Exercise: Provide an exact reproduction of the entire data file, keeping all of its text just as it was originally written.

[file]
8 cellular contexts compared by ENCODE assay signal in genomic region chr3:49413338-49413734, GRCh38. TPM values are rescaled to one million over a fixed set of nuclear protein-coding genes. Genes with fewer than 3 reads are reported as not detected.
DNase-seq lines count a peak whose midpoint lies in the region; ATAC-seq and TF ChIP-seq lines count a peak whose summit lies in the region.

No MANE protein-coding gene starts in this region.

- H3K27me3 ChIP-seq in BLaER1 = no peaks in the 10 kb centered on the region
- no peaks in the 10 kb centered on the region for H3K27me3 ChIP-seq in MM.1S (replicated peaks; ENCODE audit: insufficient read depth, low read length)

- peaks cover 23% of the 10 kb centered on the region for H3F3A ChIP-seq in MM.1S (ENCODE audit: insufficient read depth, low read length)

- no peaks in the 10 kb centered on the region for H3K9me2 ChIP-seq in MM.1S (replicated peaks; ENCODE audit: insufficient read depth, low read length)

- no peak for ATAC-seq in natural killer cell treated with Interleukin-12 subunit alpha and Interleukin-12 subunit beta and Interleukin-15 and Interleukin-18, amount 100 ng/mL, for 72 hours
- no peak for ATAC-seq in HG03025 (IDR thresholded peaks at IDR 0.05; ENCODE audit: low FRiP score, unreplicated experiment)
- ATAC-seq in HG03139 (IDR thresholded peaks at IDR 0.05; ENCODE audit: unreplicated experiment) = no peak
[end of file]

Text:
8 cellular contexts compared by ENCODE assay signal in genomic region chr3:49413338-49413734, GRCh38. TPM values are rescaled to one million over a fixed set of nuclear protein-coding genes. Genes with fewer than 3 reads are reported as not detected.
DNase-seq lines count a peak whose midpoint lies in the region; ATAC-seq and TF ChIP-seq lines count a peak whose summit lies in the region.

No MANE protein-coding gene starts in this region.

- H3K27me3 ChIP-seq in BLaER1 = no peaks in the 10 kb centered on the region
- no peaks in the 10 kb centered on the region for H3K27me3 ChIP-seq in MM.1S (replicated peaks; ENCODE audit: insufficient read depth, low read length)

- peaks cover 23% of the 10 kb centered on the region for H3F3A ChIP-seq in MM.1S (ENCODE audit: insufficient read depth, low read length)

- no peaks in the 10 kb centered on the region for H3K9me2 ChIP-seq in MM.1S (replicated peaks; ENCODE audit: insufficient read depth, low read length)

- no peak for ATAC-seq in natural killer cell treated with Interleukin-12 subunit alpha and Interleukin-12 subunit beta and Interleukin-15 and Interleukin-18, amount 100 ng/mL, for 72 hours
- no peak for ATAC-seq in HG03025 (IDR thresholded peaks at IDR 0.05; ENCODE audit: low FRiP score, unreplicated experiment)
- ATAC-seq in HG03139 (IDR thresholded peaks at IDR 0.05; ENCODE audit: unreplicated experiment) = no peak